I heard Matthew O'Dowd mention on PBS Space-Time that dead galaxies cannot start re-forming stars even if they collect gas and/or dust from elsewhere, or even merge with another galaxy....

Why? And what, exactly, causes galaxies to stop forming new stars to begin with? A plain lack of material, or the wrong temperature, or the wrong 'starter' material? (Carbon monoxide, e.g.?)

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    $\begingroup$ Could you provide the exact reference/quote? It could be useful to understand the context and what he means by "dead galaxies" $\endgroup$
    – Prallax
    Oct 2, 2021 at 6:19
  • $\begingroup$ @Prallax "dead" in the context of galaxies conventionally means "not forming stars". $\endgroup$ Oct 2, 2021 at 9:44
  • $\begingroup$ @PeterErwin I was asking because in general it is not true that a galaxy that presently is not forming stars can't begin forming again (as detailed in pela's answer). I thought that maybe the claim in the OP was referring to something more specific. $\endgroup$
    – Prallax
    Oct 2, 2021 at 12:19
  • $\begingroup$ Hi Kurt Hikes, did I manage to answer your question? If so, I'd be happy if you could accept it, otherwise feel free to ask for clarification :) $\endgroup$
    – pela
    Oct 9, 2021 at 8:44
  • $\begingroup$ Kurt...? $\endgroup$
    – pela
    Oct 15, 2021 at 21:40

1 Answer 1


It is not true that "dead", or quenched galaxies cannot start forming stars again. It is called rejuvenation and is observed occasionally (e.g. Chauke et al. 2019), although not commonly (Akhshik et al. 2021). It is also seen in simulations, where some quiescent galaxies return to the star-forming main sequence (Behroozi et al. 2019).


What causes galaxies to cease forming stars is not entirely settled, but is generally thought to be a lack of cold gas. In fact, this was convincingly confirmed only last week by Whitaker et al. (2021) who, using Hubble+ALMA observations and aided by gravitational lensing, showed that six quiescent galaxies in the early Universe lacked virtually all cold gas.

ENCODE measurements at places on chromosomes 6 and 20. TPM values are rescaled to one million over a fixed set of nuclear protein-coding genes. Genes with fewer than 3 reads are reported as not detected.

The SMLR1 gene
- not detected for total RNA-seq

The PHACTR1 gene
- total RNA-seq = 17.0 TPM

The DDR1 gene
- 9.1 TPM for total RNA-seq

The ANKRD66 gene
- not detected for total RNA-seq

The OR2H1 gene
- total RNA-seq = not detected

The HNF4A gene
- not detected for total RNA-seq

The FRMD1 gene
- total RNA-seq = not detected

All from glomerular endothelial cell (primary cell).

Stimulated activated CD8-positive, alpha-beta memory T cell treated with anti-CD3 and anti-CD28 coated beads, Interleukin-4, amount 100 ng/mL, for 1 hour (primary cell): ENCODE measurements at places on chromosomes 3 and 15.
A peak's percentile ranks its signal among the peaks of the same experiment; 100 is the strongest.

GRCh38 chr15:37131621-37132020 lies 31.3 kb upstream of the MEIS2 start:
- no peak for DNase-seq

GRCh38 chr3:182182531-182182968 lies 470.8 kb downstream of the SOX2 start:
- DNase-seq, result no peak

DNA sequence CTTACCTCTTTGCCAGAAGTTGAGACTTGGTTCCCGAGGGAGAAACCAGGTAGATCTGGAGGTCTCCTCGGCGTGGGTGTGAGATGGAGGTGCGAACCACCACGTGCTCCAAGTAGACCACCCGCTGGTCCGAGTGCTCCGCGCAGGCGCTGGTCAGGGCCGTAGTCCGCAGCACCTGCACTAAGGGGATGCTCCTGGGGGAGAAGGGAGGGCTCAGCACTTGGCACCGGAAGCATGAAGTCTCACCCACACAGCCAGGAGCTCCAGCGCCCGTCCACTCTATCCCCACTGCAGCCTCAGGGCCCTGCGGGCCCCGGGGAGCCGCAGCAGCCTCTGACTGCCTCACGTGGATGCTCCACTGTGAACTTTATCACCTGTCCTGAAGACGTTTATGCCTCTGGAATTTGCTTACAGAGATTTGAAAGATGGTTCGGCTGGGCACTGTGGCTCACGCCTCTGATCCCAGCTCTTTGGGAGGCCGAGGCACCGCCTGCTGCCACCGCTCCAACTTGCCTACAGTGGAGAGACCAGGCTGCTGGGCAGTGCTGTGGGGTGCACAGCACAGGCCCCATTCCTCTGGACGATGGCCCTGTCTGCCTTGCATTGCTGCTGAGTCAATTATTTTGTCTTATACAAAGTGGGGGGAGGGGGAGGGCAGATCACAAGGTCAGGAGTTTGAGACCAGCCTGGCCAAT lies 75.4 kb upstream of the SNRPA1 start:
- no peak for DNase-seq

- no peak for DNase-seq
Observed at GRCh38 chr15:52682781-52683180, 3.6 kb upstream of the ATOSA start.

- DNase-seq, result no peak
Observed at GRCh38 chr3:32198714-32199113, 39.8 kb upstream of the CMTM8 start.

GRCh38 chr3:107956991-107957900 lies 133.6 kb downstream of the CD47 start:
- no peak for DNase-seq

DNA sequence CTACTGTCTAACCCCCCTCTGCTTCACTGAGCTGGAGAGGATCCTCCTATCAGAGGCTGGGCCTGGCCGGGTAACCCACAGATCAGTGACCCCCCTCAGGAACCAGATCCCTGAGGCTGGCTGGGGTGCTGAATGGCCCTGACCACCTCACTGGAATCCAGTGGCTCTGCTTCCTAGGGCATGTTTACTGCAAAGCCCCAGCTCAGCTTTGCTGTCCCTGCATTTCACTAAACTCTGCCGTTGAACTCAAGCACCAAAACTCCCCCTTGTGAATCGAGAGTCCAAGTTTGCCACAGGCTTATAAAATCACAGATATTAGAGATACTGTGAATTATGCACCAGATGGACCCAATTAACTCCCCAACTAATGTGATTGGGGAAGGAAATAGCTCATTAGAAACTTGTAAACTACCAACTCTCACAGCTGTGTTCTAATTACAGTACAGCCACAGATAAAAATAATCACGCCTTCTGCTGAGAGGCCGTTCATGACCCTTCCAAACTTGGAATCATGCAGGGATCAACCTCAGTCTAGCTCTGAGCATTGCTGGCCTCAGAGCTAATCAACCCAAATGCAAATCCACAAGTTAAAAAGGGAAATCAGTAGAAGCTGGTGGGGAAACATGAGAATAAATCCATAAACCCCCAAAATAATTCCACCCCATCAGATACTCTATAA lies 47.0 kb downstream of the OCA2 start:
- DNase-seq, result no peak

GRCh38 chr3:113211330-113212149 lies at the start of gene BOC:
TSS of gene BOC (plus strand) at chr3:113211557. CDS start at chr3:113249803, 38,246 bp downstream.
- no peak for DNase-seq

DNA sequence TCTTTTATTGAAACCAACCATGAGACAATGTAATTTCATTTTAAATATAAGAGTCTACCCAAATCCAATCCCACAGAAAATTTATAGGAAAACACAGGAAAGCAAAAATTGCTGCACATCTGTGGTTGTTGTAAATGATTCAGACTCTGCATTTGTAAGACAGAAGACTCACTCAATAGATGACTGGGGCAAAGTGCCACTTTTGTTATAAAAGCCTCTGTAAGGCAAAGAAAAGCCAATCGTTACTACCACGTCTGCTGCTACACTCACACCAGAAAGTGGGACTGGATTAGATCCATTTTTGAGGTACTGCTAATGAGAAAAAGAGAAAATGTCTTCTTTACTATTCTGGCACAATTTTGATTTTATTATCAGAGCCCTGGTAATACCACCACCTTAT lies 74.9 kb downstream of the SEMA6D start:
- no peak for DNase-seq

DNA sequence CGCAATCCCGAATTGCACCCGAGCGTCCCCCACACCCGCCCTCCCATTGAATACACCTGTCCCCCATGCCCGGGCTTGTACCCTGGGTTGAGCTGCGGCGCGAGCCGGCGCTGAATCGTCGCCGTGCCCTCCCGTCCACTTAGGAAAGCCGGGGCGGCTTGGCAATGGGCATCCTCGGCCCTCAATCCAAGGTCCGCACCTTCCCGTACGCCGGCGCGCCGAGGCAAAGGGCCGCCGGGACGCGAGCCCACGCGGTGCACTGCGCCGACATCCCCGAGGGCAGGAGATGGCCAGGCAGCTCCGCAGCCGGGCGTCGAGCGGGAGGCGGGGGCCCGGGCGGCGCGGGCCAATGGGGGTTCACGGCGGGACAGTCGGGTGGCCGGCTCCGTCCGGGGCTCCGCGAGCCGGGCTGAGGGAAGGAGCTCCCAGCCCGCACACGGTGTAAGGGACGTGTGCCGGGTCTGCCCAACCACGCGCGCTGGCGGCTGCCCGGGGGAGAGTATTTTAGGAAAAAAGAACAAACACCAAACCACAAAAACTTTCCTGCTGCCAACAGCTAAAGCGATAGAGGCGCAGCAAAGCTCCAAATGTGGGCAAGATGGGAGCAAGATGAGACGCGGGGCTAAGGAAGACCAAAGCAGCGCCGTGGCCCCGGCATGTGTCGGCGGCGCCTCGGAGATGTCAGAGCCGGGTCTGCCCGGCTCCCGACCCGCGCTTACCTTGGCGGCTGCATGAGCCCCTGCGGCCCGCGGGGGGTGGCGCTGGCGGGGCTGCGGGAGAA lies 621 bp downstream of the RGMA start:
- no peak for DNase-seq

How quenched galaxies have lost their cold gas is another open question. Major mergers was thought to be an efficient way to strip galaxies of their gas, but is probably not the most significant mechanism (Gabor et al. 2010; Weigel et al. 2017). So probably feedback from star formation and/or active galactic nuclei is (at least part of) the reason, either by mechanically blowing out the gas, or by heating it (e.g. Cheung et al. 2016). In principle, the gas should cool within the order of 1 giga-year, but at least for a while it can be kept hot through energy injection from central supermassive black holes (Whitaker et al. 2013) or perhaps gravitational heating (Johansson et al. 2009).


So, rejuvenating through merging is not impossible, although it might just result in a larger quiescent galaxy, as least in the case of "dry" merging, i.e. with another gas-poor galaxy. Minor merging has been suggested as a mechanism to rejuvenate quenched galaxies (Manelli et al. 2014), as has more smooth gas re-fueling (Marino et al. 2011; Mancini et al. 2019).

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    $\begingroup$ Wouldn't mergers cause the gas to heat up? $\endgroup$ Oct 2, 2021 at 16:58
  • $\begingroup$ @RBarryYoung Some gas will heat up, but shocks between gas also initiate star formation. This star formation, and also the increased AGN activity will also heat up the gas. Gas-rich ("wet") merging ~always results in starbursts, whereas gas-poor ("dry") merging typically doesn't. In this case, however, we would have "mixed" merging, i.e. one gas-rich and one gas-poor galaxy. I'm not sure there's a consensus on the result (see e.g. Lin+ 10). It also depends on the galaxies' relative angular momentum… $\endgroup$
    – pela
    Oct 2, 2021 at 21:54

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